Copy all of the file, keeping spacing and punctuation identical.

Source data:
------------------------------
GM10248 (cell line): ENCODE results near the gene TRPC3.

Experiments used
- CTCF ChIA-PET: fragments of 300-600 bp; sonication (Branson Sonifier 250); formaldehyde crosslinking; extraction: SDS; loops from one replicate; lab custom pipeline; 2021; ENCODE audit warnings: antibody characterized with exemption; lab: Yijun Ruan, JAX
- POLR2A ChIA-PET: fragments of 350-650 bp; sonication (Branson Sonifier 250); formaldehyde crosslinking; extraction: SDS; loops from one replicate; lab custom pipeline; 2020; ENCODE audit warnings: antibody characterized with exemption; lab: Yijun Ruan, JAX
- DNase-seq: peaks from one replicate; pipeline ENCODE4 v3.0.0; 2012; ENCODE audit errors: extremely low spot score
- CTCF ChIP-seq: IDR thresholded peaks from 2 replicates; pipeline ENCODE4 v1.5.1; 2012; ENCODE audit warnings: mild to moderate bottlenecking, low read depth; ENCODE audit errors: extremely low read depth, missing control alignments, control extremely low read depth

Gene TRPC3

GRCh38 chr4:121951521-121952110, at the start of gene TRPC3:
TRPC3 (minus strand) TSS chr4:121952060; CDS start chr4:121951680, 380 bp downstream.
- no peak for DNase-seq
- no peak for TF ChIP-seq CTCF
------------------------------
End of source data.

GM10248 (cell line): ENCODE results near the gene TRPC3.

Experiments used
- CTCF ChIA-PET: fragments of 300-600 bp; sonication (Branson Sonifier 250); formaldehyde crosslinking; extraction: SDS; loops from one replicate; lab custom pipeline; 2021; ENCODE audit warnings: antibody characterized with exemption; lab: Yijun Ruan, JAX
- POLR2A ChIA-PET: fragments of 350-650 bp; sonication (Branson Sonifier 250); formaldehyde crosslinking; extraction: SDS; loops from one replicate; lab custom pipeline; 2020; ENCODE audit warnings: antibody characterized with exemption; lab: Yijun Ruan, JAX
- DNase-seq: peaks from one replicate; pipeline ENCODE4 v3.0.0; 2012; ENCODE audit errors: extremely low spot score
- CTCF ChIP-seq: IDR thresholded peaks from 2 replicates; pipeline ENCODE4 v1.5.1; 2012; ENCODE audit warnings: mild to moderate bottlenecking, low read depth; ENCODE audit errors: extremely low read depth, missing control alignments, control extremely low read depth

Gene TRPC3

GRCh38 chr4:121951521-121952110, at the start of gene TRPC3:
TRPC3 (minus strand) TSS chr4:121952060; CDS start chr4:121951680, 380 bp downstream.
- no peak for DNase-seq
- no peak for TF ChIP-seq CTCF